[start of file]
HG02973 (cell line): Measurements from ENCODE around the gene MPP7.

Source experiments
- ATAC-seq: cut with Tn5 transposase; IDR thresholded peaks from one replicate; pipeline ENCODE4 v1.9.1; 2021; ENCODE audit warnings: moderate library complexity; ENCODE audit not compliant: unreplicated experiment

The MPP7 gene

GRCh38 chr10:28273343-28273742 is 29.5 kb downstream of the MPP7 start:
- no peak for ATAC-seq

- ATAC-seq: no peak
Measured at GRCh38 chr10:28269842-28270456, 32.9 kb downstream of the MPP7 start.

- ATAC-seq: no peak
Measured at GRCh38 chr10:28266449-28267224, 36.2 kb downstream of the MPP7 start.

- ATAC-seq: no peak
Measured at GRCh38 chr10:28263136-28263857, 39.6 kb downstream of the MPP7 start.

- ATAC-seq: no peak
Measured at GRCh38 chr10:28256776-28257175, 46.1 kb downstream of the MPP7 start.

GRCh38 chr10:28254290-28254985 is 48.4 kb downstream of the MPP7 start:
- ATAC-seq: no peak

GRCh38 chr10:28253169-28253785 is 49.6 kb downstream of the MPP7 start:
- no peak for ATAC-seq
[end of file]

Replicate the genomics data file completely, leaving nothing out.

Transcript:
HG02973 (cell line): Measurements from ENCODE around the gene MPP7.

Source experiments
- ATAC-seq: cut with Tn5 transposase; IDR thresholded peaks from one replicate; pipeline ENCODE4 v1.9.1; 2021; ENCODE audit warnings: moderate library complexity; ENCODE audit not compliant: unreplicated experiment

The MPP7 gene

GRCh38 chr10:28273343-28273742 is 29.5 kb downstream of the MPP7 start:
- no peak for ATAC-seq

- ATAC-seq: no peak
Measured at GRCh38 chr10:28269842-28270456, 32.9 kb downstream of the MPP7 start.

- ATAC-seq: no peak
Measured at GRCh38 chr10:28266449-28267224, 36.2 kb downstream of the MPP7 start.

- ATAC-seq: no peak
Measured at GRCh38 chr10:28263136-28263857, 39.6 kb downstream of the MPP7 start.

- ATAC-seq: no peak
Measured at GRCh38 chr10:28256776-28257175, 46.1 kb downstream of the MPP7 start.

GRCh38 chr10:28254290-28254985 is 48.4 kb downstream of the MPP7 start:
- ATAC-seq: no peak

GRCh38 chr10:28253169-28253785 is 49.6 kb downstream of the MPP7 start:
- no peak for ATAC-seq